THE PLACE WILL BE VISITED:
This is very famous hindu temple (special for siva god) Goa Gajah means Elephant Cave, located in the Village Bedulu village. Goa Gajah comes from the word Lwa Gajah, a word which are appears in the Lontar (Manuscript) Negarakertagama compiled by Mpu Prapanca in the year 1365 AD. Built at about the 11 th century AD, when King Sri Astasura Ratna Bumi Banten powered. This cave used as a hermitage, as evidenced by the existence of niches in the cave. There are also seven swimming baths with an angel statue which are was holding the holy water. Inside of the cave you can see some holy statue, amongs: ganesh statue (son of siva god), lingga-yoni statue (symbol of welfare).
The location in tampaksiring village, Tirta Empul is a temple with a big water source residing in the middle of it. The water is clear, clean and holy assumed by the local resident to cure some disease. In tirta empul, you will see a Palace of Indonesia State founded by first president. Its place is very beautiful and peaceful that is surrounded by hill. There are many fountain in this temple that are using by local people for bathing and purification purpose.
AGROTOURISM (LUWAK COFEE PROCESSING)
Kopi luwak or civet coffee, refers to the seeds of coffee berries once they have been eaten and defecated by the Asian palm civet (Paradoxurus hermaphroditus).The name is also used for marketing brewed coffee made from the beans.
Producers of the coffee beans argue that the process may improve coffee through two mechanisms, selection and digestion. Selection occurs if the civets choose to eat coffee berries containing better beans. Digestive mechanisms may improve the flavor profile of the coffee beans that have been eaten. The civet eats the berries for the beans’ fleshy pulp, then in the digestive tract, fermentation occurs. The civet’s Protease enzymes seep into the beans, making shorter peptides and more free amino acids.Passing through a civet’s intestines the beans are then defecated with other fecal matter and collected.
The traditional method of collecting feces from wild civets has given way to intensive farming methods in which civets in battery cage systems are force fed the coffee beans. This method of production has raised ethical concerns about the treatment of civets due to “horrific conditions” including isolation, poor diet, small cages and a high mortality rate.A 2013 BBC investigation of intensive civet farming in Sumatra found conditions of animal cruelty. Intensive farming is also criticised by traditional farmers because the civets do not select what they eat, so the beans are of poor quality compared to beans collected from the wild. According to an officer from the TRAFFIC conservation programme, the trade in civets to make kopi luwak may constitute a significant threat to wild civet populations.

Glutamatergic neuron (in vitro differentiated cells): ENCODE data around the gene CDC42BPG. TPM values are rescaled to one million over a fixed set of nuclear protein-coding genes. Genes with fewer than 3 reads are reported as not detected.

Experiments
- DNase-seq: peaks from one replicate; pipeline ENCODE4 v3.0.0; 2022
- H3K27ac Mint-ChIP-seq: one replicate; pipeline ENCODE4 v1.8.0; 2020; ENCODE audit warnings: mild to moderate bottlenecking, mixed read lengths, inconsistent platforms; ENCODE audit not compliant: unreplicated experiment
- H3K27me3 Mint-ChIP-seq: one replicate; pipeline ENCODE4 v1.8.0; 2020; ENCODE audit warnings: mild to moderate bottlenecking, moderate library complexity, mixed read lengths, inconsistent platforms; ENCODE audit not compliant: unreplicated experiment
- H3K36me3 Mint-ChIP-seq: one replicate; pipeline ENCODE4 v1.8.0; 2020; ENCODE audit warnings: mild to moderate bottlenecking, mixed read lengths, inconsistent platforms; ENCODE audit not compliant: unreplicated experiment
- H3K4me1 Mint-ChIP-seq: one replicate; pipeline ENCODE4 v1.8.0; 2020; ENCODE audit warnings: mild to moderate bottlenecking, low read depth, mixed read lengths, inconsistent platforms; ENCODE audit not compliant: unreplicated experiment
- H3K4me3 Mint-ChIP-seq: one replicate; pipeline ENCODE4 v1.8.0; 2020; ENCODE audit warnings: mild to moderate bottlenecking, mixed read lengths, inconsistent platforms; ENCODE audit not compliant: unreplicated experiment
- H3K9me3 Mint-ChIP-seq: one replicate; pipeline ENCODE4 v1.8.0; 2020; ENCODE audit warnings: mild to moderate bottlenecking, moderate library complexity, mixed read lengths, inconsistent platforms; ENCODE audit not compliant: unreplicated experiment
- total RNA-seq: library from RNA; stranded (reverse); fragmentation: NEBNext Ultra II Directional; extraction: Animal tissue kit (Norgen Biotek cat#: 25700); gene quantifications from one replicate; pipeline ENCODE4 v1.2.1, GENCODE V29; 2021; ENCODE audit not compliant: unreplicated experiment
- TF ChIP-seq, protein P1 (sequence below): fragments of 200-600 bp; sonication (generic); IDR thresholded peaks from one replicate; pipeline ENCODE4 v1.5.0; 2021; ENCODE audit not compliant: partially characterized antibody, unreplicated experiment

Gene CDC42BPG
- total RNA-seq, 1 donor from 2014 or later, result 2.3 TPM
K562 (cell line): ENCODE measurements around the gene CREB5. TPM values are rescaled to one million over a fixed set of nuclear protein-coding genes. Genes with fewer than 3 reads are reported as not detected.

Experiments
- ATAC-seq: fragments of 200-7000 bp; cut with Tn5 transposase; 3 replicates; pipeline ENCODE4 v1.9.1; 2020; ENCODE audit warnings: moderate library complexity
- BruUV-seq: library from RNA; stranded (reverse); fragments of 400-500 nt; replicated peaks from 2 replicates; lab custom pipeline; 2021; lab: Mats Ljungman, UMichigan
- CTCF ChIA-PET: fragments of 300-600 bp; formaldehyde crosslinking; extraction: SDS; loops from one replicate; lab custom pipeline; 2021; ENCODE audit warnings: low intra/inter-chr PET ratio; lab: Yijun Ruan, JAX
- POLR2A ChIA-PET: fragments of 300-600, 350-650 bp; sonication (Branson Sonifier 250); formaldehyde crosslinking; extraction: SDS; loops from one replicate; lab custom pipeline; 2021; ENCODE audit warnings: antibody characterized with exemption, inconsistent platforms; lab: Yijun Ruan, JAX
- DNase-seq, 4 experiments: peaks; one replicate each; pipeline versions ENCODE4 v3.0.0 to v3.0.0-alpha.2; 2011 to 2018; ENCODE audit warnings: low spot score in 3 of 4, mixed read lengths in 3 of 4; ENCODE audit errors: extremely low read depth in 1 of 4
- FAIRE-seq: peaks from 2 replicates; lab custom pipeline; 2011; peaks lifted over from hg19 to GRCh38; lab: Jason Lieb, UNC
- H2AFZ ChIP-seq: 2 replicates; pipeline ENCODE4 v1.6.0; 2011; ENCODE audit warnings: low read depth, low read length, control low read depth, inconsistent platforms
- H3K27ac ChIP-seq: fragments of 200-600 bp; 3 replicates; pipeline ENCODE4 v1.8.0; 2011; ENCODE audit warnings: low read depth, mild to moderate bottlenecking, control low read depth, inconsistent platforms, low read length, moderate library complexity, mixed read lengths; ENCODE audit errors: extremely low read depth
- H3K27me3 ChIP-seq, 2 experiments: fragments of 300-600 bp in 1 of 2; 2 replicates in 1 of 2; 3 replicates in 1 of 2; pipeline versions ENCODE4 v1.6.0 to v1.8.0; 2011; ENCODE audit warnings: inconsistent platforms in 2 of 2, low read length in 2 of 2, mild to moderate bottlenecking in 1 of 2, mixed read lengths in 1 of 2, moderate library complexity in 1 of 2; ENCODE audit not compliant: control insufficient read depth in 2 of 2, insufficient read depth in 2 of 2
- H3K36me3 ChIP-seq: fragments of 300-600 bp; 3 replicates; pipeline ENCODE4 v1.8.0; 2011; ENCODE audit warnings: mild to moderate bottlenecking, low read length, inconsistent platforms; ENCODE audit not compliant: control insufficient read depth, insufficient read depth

Kopi luwak is produced mainly on the islands of Sumatra, Java, Bali and Sulawesi in the Indonesian Archipelago. It is also widely gathered in the forest or produced in the farms in the islands of the Philippines (where the product is called kape motit in the Cordillera region, kape alamid in Tagalog areas, and kape melô or kape musang in Mindanao island), and in East Timor (where it is called kafé-laku). Weasel coffee is a loose English translation of its Vietnamese name cà phê Chồn, where popular, chemically simulated versions are also produced.
The Mother Temple of Besakih, or Pura Besakih, in the village of Besakih on the slopes of Mount Agung in eastern Bali, Indonesia, is the most important, the largest and holiest temple of Hindu religion in Bali, and one of a series of Balinese temples. Perched nearly 1000 meters up the side of Gunung Agung, it is an extensive complex of 23 separate but related temples with the largest and most important being Pura Penataran Agung. This is built on six levels, terraced up the slope. This entrance is an imposing Candi Bentar (split gateway), and beyond it the even more impressive Kori Agung is the gateway to the second courtyard.
The precise origins of the temple are not clear but it almost certainly dates from prehistoric times. The stone bases of Pura Penataran Agung and several other temples resemble megalithic stepped pyramids, which date back at least 2000 years. It was certainly used as a Hindu place of worship from 1284 when the first Javanese conquerors settled in Bali. By the 15th century, Besakih had become a state temple of the Gelgel dynasty
- 09.00 : Pick up at the hotel
- 10.00 : Visit goa gajah temple (elephant cave temple)
- 11.00 : Visit tampaksiring (tirta empul/holy spring temple)
- 12.00 : Visit agrotourism (luwak cofee)
- 13.00 : Enjoy lunch at local restaurant
- 15.00 : Visit besakih temple
- 16.00 : Back to hotel
- 17.00 : Arrive at hotel
- 2 person or more = U$D 35/person
- Single person = U$D 55/person
- Car + Petrol
- 21% government tax and service charge
- Private full air-conditioning car
- Speaking English driver
- Parking fee
- Mineral water
- Sarong (use for the temple)
Not includes: lunch, entrance ticket
Note: time is flexible and depends of conditions on the trip